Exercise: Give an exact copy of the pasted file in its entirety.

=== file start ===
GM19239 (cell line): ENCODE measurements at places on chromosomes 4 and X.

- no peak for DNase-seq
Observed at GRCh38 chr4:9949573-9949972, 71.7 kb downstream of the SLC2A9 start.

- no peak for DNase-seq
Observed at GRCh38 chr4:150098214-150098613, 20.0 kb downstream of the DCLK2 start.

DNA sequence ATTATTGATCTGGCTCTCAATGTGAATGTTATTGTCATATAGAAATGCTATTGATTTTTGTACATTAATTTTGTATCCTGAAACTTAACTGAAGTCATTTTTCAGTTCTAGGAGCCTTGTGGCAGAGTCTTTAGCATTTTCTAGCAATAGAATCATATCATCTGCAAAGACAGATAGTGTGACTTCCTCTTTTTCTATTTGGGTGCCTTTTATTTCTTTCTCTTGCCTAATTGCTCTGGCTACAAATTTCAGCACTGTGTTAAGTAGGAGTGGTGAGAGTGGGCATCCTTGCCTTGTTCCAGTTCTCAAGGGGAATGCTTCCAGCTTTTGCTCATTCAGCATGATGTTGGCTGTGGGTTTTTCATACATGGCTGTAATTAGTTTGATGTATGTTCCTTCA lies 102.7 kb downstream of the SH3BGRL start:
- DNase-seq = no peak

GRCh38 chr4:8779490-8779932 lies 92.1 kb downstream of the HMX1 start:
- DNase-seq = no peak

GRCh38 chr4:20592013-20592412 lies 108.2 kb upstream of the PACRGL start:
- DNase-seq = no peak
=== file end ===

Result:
GM19239 (cell line): ENCODE measurements at places on chromosomes 4 and X.

- no peak for DNase-seq
Observed at GRCh38 chr4:9949573-9949972, 71.7 kb downstream of the SLC2A9 start.

- no peak for DNase-seq
Observed at GRCh38 chr4:150098214-150098613, 20.0 kb downstream of the DCLK2 start.

DNA sequence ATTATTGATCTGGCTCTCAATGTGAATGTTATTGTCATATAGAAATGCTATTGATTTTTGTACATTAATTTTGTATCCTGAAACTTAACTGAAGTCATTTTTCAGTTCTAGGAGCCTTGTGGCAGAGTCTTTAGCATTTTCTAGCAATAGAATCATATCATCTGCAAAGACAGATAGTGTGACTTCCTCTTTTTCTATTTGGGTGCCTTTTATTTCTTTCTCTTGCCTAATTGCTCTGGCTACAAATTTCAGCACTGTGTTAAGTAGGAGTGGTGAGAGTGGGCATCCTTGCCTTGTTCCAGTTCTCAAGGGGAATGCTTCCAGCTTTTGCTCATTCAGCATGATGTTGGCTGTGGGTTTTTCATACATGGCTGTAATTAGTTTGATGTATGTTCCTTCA lies 102.7 kb downstream of the SH3BGRL start:
- DNase-seq = no peak

GRCh38 chr4:8779490-8779932 lies 92.1 kb downstream of the HMX1 start:
- DNase-seq = no peak

GRCh38 chr4:20592013-20592412 lies 108.2 kb upstream of the PACRGL start:
- DNase-seq = no peak